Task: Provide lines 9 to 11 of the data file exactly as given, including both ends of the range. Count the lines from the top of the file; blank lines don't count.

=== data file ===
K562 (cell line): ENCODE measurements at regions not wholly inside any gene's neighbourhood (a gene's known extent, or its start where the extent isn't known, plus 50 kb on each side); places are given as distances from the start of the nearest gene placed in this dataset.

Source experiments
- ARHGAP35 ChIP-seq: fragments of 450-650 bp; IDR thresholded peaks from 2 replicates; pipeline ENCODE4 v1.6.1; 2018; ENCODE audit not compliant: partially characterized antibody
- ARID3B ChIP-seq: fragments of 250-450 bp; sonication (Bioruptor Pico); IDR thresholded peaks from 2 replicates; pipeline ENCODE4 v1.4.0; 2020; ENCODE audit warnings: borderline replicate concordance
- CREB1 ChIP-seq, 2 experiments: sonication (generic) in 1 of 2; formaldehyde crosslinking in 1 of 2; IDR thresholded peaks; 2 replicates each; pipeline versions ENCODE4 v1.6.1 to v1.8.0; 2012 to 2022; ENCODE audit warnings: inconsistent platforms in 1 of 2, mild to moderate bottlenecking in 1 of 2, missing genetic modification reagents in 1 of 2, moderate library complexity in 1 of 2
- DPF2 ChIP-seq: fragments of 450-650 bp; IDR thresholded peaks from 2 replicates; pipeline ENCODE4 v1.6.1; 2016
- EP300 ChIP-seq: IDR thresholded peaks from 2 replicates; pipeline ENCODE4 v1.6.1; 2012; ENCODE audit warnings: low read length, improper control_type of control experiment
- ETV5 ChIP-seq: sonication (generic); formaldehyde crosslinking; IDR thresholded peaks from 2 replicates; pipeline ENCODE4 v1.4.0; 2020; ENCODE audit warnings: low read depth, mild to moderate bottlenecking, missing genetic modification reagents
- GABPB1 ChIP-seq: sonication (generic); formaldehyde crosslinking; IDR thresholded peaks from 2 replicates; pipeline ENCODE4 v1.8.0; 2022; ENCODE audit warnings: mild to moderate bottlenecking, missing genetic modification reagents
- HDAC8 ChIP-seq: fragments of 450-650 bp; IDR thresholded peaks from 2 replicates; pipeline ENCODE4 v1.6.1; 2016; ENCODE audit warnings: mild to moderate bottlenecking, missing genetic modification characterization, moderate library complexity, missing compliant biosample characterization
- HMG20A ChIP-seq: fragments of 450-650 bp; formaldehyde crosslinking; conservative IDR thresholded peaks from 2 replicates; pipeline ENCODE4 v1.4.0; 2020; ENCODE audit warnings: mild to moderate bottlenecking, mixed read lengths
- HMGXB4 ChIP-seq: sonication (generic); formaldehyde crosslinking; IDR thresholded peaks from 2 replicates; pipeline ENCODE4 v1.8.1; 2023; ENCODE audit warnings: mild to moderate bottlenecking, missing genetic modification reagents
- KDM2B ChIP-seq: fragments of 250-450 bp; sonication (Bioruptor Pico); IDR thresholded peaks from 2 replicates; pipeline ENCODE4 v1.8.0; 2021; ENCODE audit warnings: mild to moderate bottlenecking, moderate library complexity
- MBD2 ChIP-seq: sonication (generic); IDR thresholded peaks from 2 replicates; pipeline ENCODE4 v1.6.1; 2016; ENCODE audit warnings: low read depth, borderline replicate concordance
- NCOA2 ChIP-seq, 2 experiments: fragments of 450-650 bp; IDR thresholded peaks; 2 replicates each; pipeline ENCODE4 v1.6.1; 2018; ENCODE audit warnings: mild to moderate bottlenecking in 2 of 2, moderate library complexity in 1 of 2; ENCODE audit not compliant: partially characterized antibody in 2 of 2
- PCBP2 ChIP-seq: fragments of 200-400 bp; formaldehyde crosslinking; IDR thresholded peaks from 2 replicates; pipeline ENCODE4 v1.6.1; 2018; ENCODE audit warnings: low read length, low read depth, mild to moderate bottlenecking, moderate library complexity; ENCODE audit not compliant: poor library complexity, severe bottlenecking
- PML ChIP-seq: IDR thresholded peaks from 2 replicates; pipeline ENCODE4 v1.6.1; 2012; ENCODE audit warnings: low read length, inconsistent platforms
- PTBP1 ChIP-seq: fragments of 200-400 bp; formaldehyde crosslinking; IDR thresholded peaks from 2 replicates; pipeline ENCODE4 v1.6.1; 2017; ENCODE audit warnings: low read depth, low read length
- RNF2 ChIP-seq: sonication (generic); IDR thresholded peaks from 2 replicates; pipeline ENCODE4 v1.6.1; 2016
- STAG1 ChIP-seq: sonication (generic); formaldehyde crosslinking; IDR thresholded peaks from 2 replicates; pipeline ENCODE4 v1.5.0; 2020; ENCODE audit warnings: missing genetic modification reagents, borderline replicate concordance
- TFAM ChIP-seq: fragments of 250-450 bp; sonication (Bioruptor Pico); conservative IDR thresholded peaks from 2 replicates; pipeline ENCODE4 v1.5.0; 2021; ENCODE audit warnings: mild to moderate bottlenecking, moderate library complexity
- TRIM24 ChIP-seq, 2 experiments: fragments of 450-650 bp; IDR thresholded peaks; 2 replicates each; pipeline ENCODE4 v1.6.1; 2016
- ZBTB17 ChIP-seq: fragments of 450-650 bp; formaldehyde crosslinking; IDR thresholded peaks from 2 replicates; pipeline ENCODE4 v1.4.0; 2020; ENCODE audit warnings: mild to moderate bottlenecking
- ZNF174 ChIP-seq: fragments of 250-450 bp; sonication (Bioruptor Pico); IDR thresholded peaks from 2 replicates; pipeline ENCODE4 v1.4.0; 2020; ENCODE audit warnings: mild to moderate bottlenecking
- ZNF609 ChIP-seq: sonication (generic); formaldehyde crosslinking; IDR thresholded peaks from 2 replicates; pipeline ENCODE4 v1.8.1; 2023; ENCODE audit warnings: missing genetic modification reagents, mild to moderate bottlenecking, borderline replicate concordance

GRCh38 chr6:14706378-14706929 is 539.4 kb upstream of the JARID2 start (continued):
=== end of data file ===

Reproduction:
- GABPB1 ChIP-seq: sonication (generic); formaldehyde crosslinking; IDR thresholded peaks from 2 replicates; pipeline ENCODE4 v1.8.0; 2022; ENCODE audit warnings: mild to moderate bottlenecking, missing genetic modification reagents
- HDAC8 ChIP-seq: fragments of 450-650 bp; IDR thresholded peaks from 2 replicates; pipeline ENCODE4 v1.6.1; 2016; ENCODE audit warnings: mild to moderate bottlenecking, missing genetic modification characterization, moderate library complexity, missing compliant biosample characterization
- HMG20A ChIP-seq: fragments of 450-650 bp; formaldehyde crosslinking; conservative IDR thresholded peaks from 2 replicates; pipeline ENCODE4 v1.4.0; 2020; ENCODE audit warnings: mild to moderate bottlenecking, mixed read lengths